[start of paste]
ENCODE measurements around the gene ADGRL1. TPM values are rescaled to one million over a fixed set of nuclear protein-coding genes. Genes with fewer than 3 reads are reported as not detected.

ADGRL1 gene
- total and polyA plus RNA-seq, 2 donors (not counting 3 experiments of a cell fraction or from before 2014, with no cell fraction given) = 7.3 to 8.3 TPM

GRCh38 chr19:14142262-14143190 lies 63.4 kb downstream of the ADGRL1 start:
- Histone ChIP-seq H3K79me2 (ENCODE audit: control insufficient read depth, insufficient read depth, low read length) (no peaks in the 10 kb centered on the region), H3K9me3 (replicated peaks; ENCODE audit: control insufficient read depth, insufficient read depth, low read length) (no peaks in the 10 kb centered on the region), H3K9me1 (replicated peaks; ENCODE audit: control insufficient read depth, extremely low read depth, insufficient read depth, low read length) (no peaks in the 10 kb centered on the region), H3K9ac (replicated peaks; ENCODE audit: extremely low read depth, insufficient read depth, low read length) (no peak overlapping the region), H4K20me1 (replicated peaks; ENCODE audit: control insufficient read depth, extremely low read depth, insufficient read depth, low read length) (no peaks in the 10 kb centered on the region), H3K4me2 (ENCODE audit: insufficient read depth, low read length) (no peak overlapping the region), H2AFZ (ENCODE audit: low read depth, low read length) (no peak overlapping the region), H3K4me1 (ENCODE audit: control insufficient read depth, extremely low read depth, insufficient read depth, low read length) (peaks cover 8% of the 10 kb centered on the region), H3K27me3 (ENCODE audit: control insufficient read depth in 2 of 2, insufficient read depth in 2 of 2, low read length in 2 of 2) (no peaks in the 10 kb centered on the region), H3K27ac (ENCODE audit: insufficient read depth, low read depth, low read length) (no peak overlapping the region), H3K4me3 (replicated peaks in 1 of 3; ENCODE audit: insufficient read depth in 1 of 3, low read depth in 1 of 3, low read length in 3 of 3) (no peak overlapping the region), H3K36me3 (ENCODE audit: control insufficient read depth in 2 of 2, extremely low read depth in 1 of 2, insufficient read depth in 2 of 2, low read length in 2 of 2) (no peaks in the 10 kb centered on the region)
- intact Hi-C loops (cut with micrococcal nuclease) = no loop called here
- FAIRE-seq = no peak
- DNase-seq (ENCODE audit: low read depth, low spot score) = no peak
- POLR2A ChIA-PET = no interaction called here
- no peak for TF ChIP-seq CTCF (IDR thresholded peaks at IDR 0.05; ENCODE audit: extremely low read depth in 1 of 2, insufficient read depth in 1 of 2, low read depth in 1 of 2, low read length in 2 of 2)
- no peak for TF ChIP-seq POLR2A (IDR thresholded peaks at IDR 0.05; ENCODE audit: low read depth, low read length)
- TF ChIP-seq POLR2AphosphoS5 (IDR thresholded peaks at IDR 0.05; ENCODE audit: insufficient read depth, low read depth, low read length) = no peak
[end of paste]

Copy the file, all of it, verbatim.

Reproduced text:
ENCODE measurements around the gene ADGRL1. TPM values are rescaled to one million over a fixed set of nuclear protein-coding genes. Genes with fewer than 3 reads are reported as not detected.

ADGRL1 gene
- total and polyA plus RNA-seq, 2 donors (not counting 3 experiments of a cell fraction or from before 2014, with no cell fraction given) = 7.3 to 8.3 TPM

GRCh38 chr19:14142262-14143190 lies 63.4 kb downstream of the ADGRL1 start:
- Histone ChIP-seq H3K79me2 (ENCODE audit: control insufficient read depth, insufficient read depth, low read length) (no peaks in the 10 kb centered on the region), H3K9me3 (replicated peaks; ENCODE audit: control insufficient read depth, insufficient read depth, low read length) (no peaks in the 10 kb centered on the region), H3K9me1 (replicated peaks; ENCODE audit: control insufficient read depth, extremely low read depth, insufficient read depth, low read length) (no peaks in the 10 kb centered on the region), H3K9ac (replicated peaks; ENCODE audit: extremely low read depth, insufficient read depth, low read length) (no peak overlapping the region), H4K20me1 (replicated peaks; ENCODE audit: control insufficient read depth, extremely low read depth, insufficient read depth, low read length) (no peaks in the 10 kb centered on the region), H3K4me2 (ENCODE audit: insufficient read depth, low read length) (no peak overlapping the region), H2AFZ (ENCODE audit: low read depth, low read length) (no peak overlapping the region), H3K4me1 (ENCODE audit: control insufficient read depth, extremely low read depth, insufficient read depth, low read length) (peaks cover 8% of the 10 kb centered on the region), H3K27me3 (ENCODE audit: control insufficient read depth in 2 of 2, insufficient read depth in 2 of 2, low read length in 2 of 2) (no peaks in the 10 kb centered on the region), H3K27ac (ENCODE audit: insufficient read depth, low read depth, low read length) (no peak overlapping the region), H3K4me3 (replicated peaks in 1 of 3; ENCODE audit: insufficient read depth in 1 of 3, low read depth in 1 of 3, low read length in 3 of 3) (no peak overlapping the region), H3K36me3 (ENCODE audit: control insufficient read depth in 2 of 2, extremely low read depth in 1 of 2, insufficient read depth in 2 of 2, low read length in 2 of 2) (no peaks in the 10 kb centered on the region)
- intact Hi-C loops (cut with micrococcal nuclease) = no loop called here
- FAIRE-seq = no peak
- DNase-seq (ENCODE audit: low read depth, low spot score) = no peak
- POLR2A ChIA-PET = no interaction called here
- no peak for TF ChIP-seq CTCF (IDR thresholded peaks at IDR 0.05; ENCODE audit: extremely low read depth in 1 of 2, insufficient read depth in 1 of 2, low read depth in 1 of 2, low read length in 2 of 2)
- no peak for TF ChIP-seq POLR2A (IDR thresholded peaks at IDR 0.05; ENCODE audit: low read depth, low read length)
- TF ChIP-seq POLR2AphosphoS5 (IDR thresholded peaks at IDR 0.05; ENCODE audit: insufficient read depth, low read depth, low read length) = no peak